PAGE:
Bob Somerby makes what I would like to think is an obvious point about Michael Crowley’s complaint about Obama returning to his home state for vacation. It’s not just that Hawaii is, in fact, a perfectly middlebrow vacation spot. It’s that the whole premise is a trap; once you lend credence to claims to that Obama is an Elitist Other then any choice is a bad one from the standpoint of RNC smear ads. If Obama had gone to [insert whatever affluent D.C. journalists think mythical Real Americans consider a good vacation spot here], then Obama would be a big phony would who would obviously rather be on the Riveria with several nubile but unpopular young white actresses, so you know he’d do anything to be president! Digby makes a similar observation with respect to a similar argument from Cokie Roberts.

It’s very simple: once you start down this road (which, like it or not, implicitly validates silly Republican smears), you can’t win. The appropriate response of journalists is to ignore such trivia. And the appropriate response of liberal commentators is to ridicule the idea of someone with 8 houses calling someone else an “elitist” for anything, rather than dispensing inherently futile or counterproductive advice.

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Awesome Drunken Thought of the Day

[ 0 ] August 13, 2008 |

Matt Duss:

problem with Cobain
was that he never got a chance to sit down with Sinatra
so that Frank could explain fame to him

Truer words never spoken.

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Mukasey: Hack

[ 0 ] August 12, 2008 |

Rule of law!

“But not every wrong, or even every violation of the law, is a crime.”

But I was informed by the highly serious priests of High Contrarianism that Mukasey’s need to work with Congress would provide powerful disincentives against this sort of thing! I’m shocked that this didn’t work.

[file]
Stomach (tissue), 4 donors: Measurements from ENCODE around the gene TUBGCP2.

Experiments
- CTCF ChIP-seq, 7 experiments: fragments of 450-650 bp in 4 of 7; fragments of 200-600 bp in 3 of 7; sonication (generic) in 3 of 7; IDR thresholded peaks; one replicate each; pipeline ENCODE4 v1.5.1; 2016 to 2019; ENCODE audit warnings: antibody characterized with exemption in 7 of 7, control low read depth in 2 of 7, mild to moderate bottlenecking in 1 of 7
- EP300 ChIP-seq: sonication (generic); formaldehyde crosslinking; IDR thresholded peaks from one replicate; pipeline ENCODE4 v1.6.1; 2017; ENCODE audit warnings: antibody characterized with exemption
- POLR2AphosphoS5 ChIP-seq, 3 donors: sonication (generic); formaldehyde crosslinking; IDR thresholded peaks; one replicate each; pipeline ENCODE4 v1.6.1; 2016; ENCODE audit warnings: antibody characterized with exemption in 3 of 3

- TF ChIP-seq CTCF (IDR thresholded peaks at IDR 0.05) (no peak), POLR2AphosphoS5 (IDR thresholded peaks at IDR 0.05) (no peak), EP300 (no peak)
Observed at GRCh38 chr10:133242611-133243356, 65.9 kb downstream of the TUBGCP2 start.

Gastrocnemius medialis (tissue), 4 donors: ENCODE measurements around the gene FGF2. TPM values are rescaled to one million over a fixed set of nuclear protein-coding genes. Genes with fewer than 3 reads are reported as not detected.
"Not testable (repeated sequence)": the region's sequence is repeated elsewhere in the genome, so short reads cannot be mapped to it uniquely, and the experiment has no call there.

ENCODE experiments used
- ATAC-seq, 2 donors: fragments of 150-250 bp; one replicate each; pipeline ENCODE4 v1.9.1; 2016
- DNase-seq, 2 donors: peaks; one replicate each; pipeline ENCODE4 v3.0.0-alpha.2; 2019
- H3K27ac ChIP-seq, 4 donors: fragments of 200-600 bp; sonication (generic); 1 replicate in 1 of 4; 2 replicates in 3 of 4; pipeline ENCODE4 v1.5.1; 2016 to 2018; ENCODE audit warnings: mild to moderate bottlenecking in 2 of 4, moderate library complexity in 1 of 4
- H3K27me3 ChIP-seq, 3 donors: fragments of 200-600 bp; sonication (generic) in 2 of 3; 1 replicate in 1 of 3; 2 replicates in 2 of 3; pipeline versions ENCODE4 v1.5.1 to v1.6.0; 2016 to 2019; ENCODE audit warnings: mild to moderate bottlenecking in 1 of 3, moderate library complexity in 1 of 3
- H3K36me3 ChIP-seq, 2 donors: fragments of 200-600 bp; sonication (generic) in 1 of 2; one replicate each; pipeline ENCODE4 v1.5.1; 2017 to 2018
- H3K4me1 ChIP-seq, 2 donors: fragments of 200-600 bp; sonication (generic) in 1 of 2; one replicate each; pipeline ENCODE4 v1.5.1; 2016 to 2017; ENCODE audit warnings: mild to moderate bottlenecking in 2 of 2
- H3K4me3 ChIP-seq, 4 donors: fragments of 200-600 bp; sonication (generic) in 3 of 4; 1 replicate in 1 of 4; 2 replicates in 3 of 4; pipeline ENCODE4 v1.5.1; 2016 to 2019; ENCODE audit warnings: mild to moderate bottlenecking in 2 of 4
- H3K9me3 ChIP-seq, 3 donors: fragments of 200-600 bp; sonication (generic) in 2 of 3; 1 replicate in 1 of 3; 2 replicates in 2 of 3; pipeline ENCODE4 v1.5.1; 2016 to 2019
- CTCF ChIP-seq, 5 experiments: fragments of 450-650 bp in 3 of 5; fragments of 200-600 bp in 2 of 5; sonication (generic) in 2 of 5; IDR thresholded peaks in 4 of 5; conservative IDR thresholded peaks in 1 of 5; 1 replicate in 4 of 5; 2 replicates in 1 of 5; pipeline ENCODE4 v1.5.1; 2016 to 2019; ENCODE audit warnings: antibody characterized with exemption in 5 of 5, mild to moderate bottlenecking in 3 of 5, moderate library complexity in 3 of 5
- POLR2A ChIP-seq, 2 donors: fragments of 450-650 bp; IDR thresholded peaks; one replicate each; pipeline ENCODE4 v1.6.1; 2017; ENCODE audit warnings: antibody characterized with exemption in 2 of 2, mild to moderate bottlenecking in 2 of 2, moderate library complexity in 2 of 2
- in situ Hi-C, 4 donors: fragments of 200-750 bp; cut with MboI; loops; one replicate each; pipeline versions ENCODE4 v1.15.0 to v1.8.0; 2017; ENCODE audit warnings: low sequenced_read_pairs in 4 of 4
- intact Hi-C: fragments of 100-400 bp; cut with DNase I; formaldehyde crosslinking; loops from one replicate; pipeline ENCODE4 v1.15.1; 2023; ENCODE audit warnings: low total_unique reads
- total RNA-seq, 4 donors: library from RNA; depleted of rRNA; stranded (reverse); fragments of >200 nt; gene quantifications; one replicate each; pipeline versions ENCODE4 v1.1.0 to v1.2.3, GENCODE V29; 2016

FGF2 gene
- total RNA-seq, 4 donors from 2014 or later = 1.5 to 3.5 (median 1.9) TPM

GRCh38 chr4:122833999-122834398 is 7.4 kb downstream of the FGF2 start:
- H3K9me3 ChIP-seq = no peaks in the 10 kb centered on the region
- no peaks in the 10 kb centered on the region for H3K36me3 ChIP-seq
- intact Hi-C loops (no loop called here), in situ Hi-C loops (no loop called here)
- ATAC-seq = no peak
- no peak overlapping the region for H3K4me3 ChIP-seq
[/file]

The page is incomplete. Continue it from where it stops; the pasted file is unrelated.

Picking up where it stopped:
In addition, Marcy Wheeler argues that while Mukasey is certainly a hack, the real problem is the toothless sanctions of the Hatch Act.


In general, I agree with Mukasey. Breaking the letter of the law shouldn’t always amount to a prosecutable crime. I guess my problem is that prosecutors seem much more likely to adopt Mukasey’s position when they’re looking at infractions committed by political allies, police officers, or other government employees than they are with the rest of us.

If anything, government employees should be held to a higher standard than the rest of us, not a lower one–especially the people charged with enforcing the laws in the first place.


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Imagine if Obama had done this

[ 23 ] August 12, 2008 |

“Some” would have seen it as a Secret Terrorist Gesture, while more sober-minded chin-scratchers would have taken it as evidence that Obama is too much of a foreigner to understand our customs and traditions.
Of course on the left this is seen as yet further confirmation that the Leader of the Free World is, as Jeeves said of his equally clueless employer, “mentally negligible,” but on the right that same judgment is generally understood to be a kind of compliment.
(Edited to reflect sensitivity to the plight of the mentally disabled who don’t have access to nuclear weapons.)